On the 30thNovember I massaged my client for 1 hour and then experienced a massage from them, while discussing the anatomy on the body. I massaged the clients quadricep muscles and spent 20 minutes on each leg.
Before the session started, I made sure the bed was in the right position so it would be comfortable for the client. I then checked to see if they had any contraindications to ensure they were able to have the massage. I started off with effleurage to increase the blood circulation which can be seen when the client gets redness on the skin (erythema). I then used petrissage (mainly kneading) to get deeper into the tissue, creating heat and pressure. To put less strain on my hands I used my thumbs and knuckles to release some of the tension that I felt in and around the quadricep muscles. Once I had done both legs it was my turn to have a massage on my back. The therapist used a variety of techniques allowing me to feel which was the most beneficial. While I was being massaged we discussed the anatomy in and around the back naming the bony landmarks of the scapula and the muscles that were both superficial and deep.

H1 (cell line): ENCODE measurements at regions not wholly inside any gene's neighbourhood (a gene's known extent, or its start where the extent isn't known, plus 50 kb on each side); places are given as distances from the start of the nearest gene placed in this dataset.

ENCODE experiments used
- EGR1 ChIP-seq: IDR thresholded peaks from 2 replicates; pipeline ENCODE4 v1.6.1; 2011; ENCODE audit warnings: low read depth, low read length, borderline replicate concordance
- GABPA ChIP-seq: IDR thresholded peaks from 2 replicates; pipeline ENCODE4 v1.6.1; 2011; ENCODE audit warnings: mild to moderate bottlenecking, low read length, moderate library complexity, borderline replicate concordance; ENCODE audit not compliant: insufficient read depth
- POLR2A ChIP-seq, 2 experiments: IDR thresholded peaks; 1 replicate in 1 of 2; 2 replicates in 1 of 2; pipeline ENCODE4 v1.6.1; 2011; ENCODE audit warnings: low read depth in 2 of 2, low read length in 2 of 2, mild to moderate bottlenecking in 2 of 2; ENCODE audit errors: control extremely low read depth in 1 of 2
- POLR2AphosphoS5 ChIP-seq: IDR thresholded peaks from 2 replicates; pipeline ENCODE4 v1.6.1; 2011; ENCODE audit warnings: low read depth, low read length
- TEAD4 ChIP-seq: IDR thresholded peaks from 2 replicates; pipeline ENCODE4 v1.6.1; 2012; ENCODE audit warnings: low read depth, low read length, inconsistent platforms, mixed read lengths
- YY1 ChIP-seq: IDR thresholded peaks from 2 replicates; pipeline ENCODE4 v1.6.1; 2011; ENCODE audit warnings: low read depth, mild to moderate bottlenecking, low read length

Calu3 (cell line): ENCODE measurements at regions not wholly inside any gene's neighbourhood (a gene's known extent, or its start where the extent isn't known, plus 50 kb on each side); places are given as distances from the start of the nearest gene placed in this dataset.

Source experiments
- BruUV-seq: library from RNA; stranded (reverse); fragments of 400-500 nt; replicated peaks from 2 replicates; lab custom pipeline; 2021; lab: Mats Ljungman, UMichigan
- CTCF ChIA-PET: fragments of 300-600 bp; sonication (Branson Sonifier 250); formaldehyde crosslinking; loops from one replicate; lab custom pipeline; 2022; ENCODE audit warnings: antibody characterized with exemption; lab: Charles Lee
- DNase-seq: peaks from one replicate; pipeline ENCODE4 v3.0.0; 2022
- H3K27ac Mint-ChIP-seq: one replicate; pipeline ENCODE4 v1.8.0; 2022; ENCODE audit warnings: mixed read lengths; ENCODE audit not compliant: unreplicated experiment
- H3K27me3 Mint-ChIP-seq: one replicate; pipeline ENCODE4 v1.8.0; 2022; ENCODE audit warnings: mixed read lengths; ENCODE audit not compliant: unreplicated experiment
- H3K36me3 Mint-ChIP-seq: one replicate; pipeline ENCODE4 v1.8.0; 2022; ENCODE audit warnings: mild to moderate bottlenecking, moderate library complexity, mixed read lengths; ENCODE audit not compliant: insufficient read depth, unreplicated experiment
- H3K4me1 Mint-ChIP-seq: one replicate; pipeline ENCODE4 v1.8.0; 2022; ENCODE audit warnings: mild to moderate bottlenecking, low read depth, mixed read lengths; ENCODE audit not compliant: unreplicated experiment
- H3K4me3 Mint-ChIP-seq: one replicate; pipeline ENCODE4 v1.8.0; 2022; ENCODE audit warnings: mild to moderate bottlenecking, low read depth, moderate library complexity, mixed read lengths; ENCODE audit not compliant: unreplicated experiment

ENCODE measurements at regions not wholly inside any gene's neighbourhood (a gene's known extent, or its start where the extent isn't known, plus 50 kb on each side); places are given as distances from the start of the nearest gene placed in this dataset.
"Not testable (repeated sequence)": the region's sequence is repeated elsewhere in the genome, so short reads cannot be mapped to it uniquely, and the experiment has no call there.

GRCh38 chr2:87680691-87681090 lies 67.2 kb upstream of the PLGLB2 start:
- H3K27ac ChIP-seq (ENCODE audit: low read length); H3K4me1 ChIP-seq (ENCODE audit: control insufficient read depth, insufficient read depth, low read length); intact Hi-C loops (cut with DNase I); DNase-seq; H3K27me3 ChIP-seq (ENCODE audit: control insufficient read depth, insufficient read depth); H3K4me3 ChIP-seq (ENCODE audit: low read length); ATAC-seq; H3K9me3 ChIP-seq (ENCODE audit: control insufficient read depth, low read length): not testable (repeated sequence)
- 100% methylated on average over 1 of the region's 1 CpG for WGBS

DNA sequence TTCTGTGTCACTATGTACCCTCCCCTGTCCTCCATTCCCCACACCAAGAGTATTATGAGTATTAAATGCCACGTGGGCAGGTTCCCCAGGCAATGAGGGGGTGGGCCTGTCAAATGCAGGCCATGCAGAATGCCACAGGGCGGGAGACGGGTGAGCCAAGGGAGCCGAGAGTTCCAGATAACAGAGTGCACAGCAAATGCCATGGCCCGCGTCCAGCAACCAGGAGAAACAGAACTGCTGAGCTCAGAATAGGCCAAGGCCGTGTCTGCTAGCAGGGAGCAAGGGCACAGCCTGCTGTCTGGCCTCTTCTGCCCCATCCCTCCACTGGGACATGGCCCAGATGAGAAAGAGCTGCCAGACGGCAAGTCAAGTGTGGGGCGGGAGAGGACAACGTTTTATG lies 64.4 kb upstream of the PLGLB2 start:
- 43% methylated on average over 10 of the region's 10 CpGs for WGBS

Areas for further improvement
To improve I need to make sure the bed is in an appropriate position so that I can access all of the muscles. In this case I had the client sat up but it made it hard for me to access the rectus femoris muscle. In the future I should lie them down to cover the whole area. I could have also used better towelling technique so when accessing all of the quadricep muscles I am aware of client modesty and the best way to protect this. A final thing that I need to do is make use of the bolsters to prevent over extension at joints when pressing down during effleurage.
Things to Remember
- Make use of the bolsters to avoid extension in unwanted places
- Ensure you cover the full area of the muscles you want to massage
- Use the appropriate language depending on who you are talking to